Twin and triple needles
The use of these needles is quite large: for hemming in elastic products, decorative and embroidery work, double stitching seams in one pass (in denim seams), etc.
The distance between the needles is different. Twin needles are classified into denim, metallic, stretch, etc.e. See the name on the package and select a needle for a specific application.
LEDER LEATHER – for sewing leather. The needles differ from the others in that they have a special groove on the needle shaft, a sharp knife-like point and a reinforced shaft.
Sewing leather with other needles is not recommended, there will be skipping stitches, uneven stitching, a simple needle will break at the thickenings.
Easy threaded needle
HANDICAP is a universal needle with a small slit on the side of the eyelet, into which the threaded thread slips.Designed for easy insertion of sewing thread into the eye of the needle.
Sewing needle setting
Correctly install the new needle (for machines with front threading):
Lower the presser foot.
Recommendations for the use of needles
Change the needle in time. Do not use a needle if it is bent, even “just a little”, with notches, with a blunt point. Change needles after every 10-12 hours of sewing or after two pieces of sewn. Often the cause of thread breakage is a needle with a notch in the eyelet, as well as the wrong type of fabric.
The thicker the fabric, the larger the needle number. When sewing stretch fabrics, denims, silk fabrics, try to use the correct needle. Also remember to select the sewing thread according to the needle number and fabric you choose. Thin threads and needles are generally used for sewing fine fabrics, and thicker needles and threads for sewing heavier fabrics. The upper and bobbin threads should be the same if this is just sewing and not decor or embroidery.
Not so long ago, Schmetz introduced a new classification for color coding of needles – double.Whether it is convenient or not, we will be able to evaluate only in the process, but needles with double marking have already appeared on the shelves of our stores.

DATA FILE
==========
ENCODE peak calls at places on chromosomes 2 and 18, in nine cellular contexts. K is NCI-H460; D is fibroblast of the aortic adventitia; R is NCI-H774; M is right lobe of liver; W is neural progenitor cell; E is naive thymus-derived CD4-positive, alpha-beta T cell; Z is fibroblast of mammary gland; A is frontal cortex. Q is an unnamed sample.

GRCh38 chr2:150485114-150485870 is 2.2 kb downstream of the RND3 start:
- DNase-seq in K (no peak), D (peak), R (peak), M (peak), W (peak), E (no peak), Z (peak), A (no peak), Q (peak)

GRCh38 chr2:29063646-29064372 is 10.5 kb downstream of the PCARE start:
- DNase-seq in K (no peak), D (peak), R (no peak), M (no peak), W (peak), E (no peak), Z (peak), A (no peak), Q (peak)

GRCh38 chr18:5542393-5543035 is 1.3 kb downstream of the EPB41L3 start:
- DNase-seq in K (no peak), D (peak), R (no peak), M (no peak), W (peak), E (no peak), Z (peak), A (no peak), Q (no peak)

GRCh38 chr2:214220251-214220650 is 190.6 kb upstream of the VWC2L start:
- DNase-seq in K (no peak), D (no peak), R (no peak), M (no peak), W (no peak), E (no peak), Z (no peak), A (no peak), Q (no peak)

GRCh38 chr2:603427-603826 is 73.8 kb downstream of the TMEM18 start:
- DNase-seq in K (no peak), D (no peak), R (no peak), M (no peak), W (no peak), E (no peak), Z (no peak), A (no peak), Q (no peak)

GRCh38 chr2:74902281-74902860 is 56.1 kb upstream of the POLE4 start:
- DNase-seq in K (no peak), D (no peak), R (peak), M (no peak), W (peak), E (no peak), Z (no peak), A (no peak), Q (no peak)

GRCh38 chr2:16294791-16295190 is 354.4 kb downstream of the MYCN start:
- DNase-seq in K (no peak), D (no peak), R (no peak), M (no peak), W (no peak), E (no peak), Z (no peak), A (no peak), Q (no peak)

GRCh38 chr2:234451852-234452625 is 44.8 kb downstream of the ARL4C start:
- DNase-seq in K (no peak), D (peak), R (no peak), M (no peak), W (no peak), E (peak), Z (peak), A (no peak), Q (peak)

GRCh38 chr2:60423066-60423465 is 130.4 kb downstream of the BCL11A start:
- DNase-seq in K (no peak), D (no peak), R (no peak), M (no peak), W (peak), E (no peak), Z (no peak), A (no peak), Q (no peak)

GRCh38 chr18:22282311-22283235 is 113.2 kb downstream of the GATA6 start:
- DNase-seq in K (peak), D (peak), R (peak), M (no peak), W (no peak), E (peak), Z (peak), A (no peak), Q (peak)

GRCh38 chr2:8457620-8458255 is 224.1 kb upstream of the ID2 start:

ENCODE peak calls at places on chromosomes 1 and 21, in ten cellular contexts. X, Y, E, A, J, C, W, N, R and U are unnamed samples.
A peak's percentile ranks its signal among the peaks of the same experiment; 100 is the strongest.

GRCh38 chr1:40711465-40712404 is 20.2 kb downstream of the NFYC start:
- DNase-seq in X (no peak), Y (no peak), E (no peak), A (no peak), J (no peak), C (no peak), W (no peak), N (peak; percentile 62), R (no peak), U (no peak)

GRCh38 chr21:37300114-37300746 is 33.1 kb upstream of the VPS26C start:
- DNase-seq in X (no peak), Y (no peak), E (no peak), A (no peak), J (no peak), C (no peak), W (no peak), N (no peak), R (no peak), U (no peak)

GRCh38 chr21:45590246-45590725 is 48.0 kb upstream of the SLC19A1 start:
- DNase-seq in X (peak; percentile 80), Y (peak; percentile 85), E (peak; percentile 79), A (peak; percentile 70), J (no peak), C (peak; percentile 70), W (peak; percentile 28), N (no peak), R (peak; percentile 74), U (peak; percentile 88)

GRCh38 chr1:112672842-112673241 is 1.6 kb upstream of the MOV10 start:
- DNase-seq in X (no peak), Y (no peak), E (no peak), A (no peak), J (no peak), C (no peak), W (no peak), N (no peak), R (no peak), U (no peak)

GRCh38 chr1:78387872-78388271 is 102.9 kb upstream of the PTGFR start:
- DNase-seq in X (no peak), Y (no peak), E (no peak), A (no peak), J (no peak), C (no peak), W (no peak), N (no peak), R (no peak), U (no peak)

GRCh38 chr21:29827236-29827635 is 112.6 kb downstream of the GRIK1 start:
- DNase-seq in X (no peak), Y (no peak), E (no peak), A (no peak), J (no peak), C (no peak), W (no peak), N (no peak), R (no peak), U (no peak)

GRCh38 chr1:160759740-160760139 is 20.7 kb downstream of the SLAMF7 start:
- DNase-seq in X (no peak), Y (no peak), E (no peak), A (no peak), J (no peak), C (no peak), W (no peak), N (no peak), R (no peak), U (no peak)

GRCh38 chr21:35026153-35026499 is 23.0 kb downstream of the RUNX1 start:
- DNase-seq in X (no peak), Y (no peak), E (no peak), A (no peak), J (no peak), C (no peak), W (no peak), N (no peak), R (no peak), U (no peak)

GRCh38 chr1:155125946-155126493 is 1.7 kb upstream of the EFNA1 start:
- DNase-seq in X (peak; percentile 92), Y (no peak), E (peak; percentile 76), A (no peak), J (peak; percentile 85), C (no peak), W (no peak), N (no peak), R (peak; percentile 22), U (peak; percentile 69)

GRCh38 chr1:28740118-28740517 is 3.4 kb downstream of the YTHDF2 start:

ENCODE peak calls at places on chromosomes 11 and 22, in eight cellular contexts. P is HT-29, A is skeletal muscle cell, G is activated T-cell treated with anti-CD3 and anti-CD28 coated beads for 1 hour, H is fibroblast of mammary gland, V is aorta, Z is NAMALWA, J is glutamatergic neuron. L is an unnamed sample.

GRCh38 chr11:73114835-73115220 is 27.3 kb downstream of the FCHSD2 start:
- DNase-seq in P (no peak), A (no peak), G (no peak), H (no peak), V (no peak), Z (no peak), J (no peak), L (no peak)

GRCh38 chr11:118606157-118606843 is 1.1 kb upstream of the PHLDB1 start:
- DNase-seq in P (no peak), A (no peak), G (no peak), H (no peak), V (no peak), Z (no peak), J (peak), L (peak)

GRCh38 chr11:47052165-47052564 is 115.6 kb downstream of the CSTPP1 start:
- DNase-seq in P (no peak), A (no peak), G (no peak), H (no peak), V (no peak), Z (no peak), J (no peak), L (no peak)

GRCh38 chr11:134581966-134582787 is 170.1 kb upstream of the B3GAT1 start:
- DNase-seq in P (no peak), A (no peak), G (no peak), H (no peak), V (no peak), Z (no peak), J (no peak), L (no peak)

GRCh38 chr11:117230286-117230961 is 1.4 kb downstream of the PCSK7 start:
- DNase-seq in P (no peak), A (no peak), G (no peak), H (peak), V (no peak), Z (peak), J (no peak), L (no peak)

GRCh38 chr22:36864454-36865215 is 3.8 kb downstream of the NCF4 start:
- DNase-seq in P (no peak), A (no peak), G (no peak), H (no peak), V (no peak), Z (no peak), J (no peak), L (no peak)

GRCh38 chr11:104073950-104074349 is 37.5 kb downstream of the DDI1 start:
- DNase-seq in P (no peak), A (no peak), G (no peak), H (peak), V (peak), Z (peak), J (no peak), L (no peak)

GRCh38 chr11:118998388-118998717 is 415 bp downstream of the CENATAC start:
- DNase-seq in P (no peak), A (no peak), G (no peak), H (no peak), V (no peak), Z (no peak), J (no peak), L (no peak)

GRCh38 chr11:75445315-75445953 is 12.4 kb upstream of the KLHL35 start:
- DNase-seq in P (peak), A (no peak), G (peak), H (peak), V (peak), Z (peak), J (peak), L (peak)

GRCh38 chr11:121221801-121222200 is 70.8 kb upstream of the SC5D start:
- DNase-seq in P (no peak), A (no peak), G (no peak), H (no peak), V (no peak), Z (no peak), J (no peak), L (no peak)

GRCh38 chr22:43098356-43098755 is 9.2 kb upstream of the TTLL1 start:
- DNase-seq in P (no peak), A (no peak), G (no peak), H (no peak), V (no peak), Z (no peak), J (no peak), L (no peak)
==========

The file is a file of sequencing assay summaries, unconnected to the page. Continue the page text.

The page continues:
You can buy fabrics and accessories in the Sezon online store. The selection is unusually large – more than 6,000 items. The prices will pleasantly surprise you – they are lower than in a real store. By clicking on the preview with the sample, you will be taken to the desired section of the store.
Janome Continental M7 Professional Computer Sewing Machine
The CONTINENTAL M7 Professional Computer Sewing Machine is the next generation household sewing machine with a huge work surface and impressive capabilities. Among them – a color touch screen with a diagonal of 7 inches and 400 types of stitches built into the machine, including 13 types of automatic buttonholes, 4 types of fonts with a maximum width of 9 mm.With the M7 Professional, you can change every stitch and even buttonhole to your liking, and then save it as your favorite stitch. The sewing applications provide you with many preset stitch settings, including separate menus for free motion stitching and menus of suggested presser feet. Craftsmans and quilters alike will appreciate the one-touch automatic stitch plate change, the AcuFeed ™ Flex Layered Fabric Feeding System, automatic foot lift, automatic thread tension control, independent bobbin winding, and the all-new Janome app. AcuSpark App containing helpful videos, instructions and tips.Make your sewing projects truly unique by creating your own stitches with the Stitch Composer software included with your M7 Professional.